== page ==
Cannabis perceives the change in light duration as a change of seasons, which pushes it into its flowering stage. Furthermore, each growth stage benefits from a specific light wavelength. Many types of high-quality LED grow lights for cannabis can deliver light in the exact spectrum the plant needs and their sophistication helps prevent any light stress or heat overload. Otherwise, a combination of HID lighting spectrums can be used as well.
For cannabis, excessive heat is a lot more harmful than excessive cold. If the temperature in your grow room starts exceeding 85 degrees Fahrenheit, the plant will start transpiring more in order to cool itself. This will cause the stem to grow bigger but the rest of the plant will lack in development resulting in poor mass and yields. As with water and lighting, the temperature and humidity must be controlled and consistent.
Good Types of Stress Cannabis Plants Experience
As we mentioned earlier, stress can also be beneficial for the plant if introduced properly. This can raise its endurance and make the buds bigger. The cannabis plants that are worth cloning afterwards are the ones that can endure and thrive on controlled doses of stress.
This is the most widely used method for providing cannabis with controlled stress, and some growers might be doing it without even realizing the full benefits. Using a fan to keep the branches and leaves in flux causes small but constant amounts of stress to the stem, making it thicker and stronger.
Exposure to Cold
Although this might sound a bit extreme, exposing cannabis to cold conditions during the final 14 days of the flowering stage can have a positive impact. For this method, bring the temperature in the room down to 50-60 degrees Fahrenheit when it's dark.
This fluctuation between warm and light filled days and colder and dark nights simulates the plant's natural cycle and improves its metabolic system, causing increased resin production.
Low Stress Training
Low stress training is a technique that stimulates the branch growth in a desired direction in order to make the lower parts of the plant more accessible to light.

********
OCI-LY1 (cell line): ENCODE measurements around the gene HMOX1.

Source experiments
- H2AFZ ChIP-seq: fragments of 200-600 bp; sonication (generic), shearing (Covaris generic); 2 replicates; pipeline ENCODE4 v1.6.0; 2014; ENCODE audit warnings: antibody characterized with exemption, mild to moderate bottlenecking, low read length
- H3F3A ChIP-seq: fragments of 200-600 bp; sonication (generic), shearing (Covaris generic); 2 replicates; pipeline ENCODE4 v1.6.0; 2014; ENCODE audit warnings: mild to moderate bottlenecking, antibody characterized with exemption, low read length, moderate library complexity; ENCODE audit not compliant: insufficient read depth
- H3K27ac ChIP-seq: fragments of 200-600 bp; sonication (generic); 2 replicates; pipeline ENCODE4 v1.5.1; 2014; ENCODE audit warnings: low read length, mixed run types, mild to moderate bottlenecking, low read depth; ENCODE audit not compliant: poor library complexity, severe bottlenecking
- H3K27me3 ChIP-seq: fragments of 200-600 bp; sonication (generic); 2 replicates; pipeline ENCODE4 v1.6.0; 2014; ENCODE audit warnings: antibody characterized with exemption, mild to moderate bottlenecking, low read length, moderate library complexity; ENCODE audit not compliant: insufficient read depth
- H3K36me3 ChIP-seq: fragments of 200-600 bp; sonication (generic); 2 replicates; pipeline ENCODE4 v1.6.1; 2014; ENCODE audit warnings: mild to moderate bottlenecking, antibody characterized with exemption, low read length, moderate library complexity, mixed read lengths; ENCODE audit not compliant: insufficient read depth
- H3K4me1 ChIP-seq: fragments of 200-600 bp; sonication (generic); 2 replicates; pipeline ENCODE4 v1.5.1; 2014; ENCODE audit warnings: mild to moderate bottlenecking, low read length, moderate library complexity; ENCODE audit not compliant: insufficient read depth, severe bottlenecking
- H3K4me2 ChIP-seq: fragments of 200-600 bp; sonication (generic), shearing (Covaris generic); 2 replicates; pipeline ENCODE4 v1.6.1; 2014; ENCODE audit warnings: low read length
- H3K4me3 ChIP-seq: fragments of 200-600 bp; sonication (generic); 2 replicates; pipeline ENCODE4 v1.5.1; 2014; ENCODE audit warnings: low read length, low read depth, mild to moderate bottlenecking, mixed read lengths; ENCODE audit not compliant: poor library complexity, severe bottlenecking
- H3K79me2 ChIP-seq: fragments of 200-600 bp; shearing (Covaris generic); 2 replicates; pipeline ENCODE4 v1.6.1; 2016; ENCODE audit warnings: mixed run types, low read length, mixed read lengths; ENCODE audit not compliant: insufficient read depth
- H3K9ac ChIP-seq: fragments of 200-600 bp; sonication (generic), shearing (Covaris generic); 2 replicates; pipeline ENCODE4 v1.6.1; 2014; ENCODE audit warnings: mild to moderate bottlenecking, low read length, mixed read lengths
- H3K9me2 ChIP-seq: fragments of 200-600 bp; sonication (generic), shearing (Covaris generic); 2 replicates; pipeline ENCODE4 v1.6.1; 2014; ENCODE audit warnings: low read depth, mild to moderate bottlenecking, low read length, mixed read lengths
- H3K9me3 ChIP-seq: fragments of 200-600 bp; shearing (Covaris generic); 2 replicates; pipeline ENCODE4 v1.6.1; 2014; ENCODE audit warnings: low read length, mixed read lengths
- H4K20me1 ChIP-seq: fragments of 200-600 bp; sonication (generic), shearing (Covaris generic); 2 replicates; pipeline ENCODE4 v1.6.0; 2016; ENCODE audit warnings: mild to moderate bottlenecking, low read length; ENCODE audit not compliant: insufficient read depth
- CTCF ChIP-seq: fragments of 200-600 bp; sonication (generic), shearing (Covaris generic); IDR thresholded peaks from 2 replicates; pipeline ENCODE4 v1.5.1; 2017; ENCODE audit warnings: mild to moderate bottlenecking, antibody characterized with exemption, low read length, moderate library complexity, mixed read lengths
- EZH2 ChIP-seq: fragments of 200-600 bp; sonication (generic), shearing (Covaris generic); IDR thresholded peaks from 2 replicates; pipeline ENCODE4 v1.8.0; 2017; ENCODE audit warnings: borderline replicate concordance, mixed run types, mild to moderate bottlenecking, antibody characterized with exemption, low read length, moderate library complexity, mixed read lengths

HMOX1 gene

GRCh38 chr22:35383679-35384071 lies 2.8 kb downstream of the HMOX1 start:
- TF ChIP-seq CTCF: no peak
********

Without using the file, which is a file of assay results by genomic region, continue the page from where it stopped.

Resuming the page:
When done during the vegetative stage, it makes the stem grow thicker, which helps the plant deliver nutrients more efficiently to the tops and the leaves during the flowering stage.
Another good thing about this technique is that it keeps the plant height lower, making it more compact, bushier, and easy to grow.
Stress can be both a good and a bad thing when it comes to growing cannabis. The most important thing that applies to almost any external factor such as light, nutrients, and watering is to be consistent and find the right balance, not too much and not too little of anything.
Professional growers use stressing techniques to strengthen their plants and achieve amazing yields, but it is definitely something that should be done with utmost care. Overdoing it or not paying enough attention will only make your plants suffer.
Written by Luis Rivera
Luis Rivera has more than 20 years of experience in global market expansion, business development, mergers and acquisitions, business re-engineering, finance and investor relations of software companies. He is passionate about technology, spectral science, indoor farming, food production, automation, and more. Since 2015 he has been the president of Advanced LED Lights, a leading LED grow lights manufacturer based in Hiwasse, Arkansas. When not at work, Luis enjoys swimming, yoga, and growing grapes and flowers in Sonoma, California.